When I edit for simplicity and clarity, I like to explain to the client why things are being done. But, first, I always ask for an explanation because I'm curious as to the sentence's meaning. I never make assumptions about what the author is intending.
Next, I point out the weaknesses, and I sometimes offer suggestions for how the sentence can be stronger.
When an author finally has the opportunity to convey his or her in-depth knowledge, to share his or her passion, and to educate the masses, the temptation to write in a lofty, educated voice can be strong. More often than not, though, this results in ambiguous, baffling, and meandering prose.
The sentences tend to be slippery! The mind has a difficult time landing on concrete relationships or ideas. There is nothing to hold onto as each weak idea runs into the next, which results in a diluted consortium of words. But surely, the nugget of truth is there! And only a few words nipped here, a few words changed there, and perhaps one or two added and voila!
Ideally, though, a writer will grasp some ideas about plain language writing before beginning. It's not just for governments. It can be very helpful when writing academically.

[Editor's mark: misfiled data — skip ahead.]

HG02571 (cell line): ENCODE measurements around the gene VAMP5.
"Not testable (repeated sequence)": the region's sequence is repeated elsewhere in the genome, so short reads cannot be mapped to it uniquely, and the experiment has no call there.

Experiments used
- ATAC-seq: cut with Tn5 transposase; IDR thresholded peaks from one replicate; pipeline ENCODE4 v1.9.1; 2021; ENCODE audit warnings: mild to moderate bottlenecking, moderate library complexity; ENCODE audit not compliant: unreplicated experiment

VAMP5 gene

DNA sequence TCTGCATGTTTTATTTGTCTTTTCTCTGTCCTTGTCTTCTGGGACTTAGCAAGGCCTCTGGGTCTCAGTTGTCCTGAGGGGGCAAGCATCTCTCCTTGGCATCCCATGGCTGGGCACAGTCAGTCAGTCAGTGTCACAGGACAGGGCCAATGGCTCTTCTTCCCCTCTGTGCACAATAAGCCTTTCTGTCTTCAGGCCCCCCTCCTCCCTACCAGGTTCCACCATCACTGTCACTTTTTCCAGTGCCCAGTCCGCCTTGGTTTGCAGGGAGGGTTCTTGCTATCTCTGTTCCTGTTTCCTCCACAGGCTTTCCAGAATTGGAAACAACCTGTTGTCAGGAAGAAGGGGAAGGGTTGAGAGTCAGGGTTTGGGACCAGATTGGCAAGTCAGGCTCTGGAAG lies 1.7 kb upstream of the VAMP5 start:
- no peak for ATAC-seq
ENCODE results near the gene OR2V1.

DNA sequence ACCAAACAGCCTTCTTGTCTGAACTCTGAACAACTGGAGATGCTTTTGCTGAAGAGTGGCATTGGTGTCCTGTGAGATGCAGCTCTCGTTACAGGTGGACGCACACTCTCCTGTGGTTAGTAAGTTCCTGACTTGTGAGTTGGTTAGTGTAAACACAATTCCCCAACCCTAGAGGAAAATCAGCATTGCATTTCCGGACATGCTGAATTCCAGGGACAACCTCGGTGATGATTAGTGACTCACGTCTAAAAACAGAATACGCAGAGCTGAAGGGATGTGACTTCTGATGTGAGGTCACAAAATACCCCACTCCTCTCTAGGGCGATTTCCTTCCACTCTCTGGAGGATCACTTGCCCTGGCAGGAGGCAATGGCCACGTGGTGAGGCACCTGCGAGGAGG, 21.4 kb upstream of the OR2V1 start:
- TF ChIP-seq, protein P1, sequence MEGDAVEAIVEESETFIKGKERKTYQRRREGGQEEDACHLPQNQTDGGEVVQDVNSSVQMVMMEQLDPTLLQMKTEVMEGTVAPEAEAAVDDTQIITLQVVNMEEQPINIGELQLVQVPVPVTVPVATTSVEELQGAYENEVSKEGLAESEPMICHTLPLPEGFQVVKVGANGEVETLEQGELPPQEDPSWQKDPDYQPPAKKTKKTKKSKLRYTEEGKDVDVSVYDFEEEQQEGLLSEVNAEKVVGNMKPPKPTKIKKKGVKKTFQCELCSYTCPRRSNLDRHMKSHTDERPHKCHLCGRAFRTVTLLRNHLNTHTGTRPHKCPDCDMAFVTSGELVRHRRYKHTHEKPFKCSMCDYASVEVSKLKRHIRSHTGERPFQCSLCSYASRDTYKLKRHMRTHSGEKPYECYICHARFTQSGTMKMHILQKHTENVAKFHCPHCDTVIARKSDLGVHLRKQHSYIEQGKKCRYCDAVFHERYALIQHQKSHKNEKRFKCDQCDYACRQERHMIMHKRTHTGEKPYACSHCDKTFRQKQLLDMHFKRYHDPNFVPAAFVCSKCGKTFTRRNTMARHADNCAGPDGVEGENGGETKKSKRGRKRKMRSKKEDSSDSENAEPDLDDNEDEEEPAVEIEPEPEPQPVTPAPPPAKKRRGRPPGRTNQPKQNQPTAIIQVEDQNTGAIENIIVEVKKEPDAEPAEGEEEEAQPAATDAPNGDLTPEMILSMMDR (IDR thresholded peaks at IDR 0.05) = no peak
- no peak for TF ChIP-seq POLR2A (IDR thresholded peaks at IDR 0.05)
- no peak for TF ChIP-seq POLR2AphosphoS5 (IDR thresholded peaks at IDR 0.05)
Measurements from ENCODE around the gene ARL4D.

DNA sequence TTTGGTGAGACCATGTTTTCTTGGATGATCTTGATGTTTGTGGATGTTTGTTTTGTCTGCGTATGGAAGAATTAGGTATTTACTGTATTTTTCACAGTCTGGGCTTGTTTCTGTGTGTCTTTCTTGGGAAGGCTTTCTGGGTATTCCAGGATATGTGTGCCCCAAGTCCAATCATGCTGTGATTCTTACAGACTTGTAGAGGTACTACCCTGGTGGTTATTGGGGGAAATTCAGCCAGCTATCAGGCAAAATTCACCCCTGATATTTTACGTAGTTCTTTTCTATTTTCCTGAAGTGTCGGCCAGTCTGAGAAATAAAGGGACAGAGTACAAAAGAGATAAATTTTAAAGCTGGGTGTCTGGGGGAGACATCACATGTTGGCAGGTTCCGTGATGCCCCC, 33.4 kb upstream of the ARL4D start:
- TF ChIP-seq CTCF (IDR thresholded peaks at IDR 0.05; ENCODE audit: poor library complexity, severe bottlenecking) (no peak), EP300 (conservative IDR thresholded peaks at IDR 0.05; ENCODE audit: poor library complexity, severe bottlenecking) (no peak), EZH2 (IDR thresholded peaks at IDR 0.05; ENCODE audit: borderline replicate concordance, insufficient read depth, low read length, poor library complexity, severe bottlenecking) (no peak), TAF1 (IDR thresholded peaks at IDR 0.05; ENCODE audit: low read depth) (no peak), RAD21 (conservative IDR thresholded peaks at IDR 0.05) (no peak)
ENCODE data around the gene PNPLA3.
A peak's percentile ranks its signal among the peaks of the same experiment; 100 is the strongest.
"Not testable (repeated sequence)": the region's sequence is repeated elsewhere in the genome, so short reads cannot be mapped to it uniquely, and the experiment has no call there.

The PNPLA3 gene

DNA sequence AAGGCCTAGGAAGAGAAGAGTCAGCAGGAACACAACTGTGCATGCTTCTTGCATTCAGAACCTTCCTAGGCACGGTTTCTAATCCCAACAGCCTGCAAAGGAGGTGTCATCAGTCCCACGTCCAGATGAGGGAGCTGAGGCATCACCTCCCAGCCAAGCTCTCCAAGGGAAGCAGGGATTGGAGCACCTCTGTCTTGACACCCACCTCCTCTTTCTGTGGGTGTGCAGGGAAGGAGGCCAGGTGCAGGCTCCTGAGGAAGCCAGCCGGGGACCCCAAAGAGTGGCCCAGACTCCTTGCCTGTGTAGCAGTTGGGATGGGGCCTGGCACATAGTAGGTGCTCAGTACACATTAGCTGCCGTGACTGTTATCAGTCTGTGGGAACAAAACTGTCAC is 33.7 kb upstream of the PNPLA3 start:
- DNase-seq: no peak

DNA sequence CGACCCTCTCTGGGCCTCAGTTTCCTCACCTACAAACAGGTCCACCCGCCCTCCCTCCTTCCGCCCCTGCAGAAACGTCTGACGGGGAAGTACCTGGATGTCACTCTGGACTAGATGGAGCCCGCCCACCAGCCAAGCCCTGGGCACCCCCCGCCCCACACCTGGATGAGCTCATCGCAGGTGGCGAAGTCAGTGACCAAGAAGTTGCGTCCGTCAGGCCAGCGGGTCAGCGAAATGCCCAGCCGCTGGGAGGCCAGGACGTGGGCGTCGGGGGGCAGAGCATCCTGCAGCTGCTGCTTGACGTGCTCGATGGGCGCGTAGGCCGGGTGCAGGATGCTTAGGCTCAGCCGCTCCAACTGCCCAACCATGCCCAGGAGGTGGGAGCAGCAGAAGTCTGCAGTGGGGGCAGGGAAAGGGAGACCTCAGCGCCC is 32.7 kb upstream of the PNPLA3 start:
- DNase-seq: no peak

Remember that the goal of writing is to communicate clearly. The writer and the reader are equal. You want the reader to understand your hard work. Complex prose is often a reflection of an unclear writing goal, and the complexity is as likely to confuse the writer as it is the reader. Complex prose is more time consuming to write and even more time consuming to edit.
Investigate plain language before beginning your paper! And remember, if your editor is shortening and simplifying your writing, he or she is most definitely doing you--and your readers--a favour.
Meet the Editor
I'm Coreen, and I am a copy editor, writer, instructor, digital marketer, and student of PR and Communications for organizations doing positive work in the world.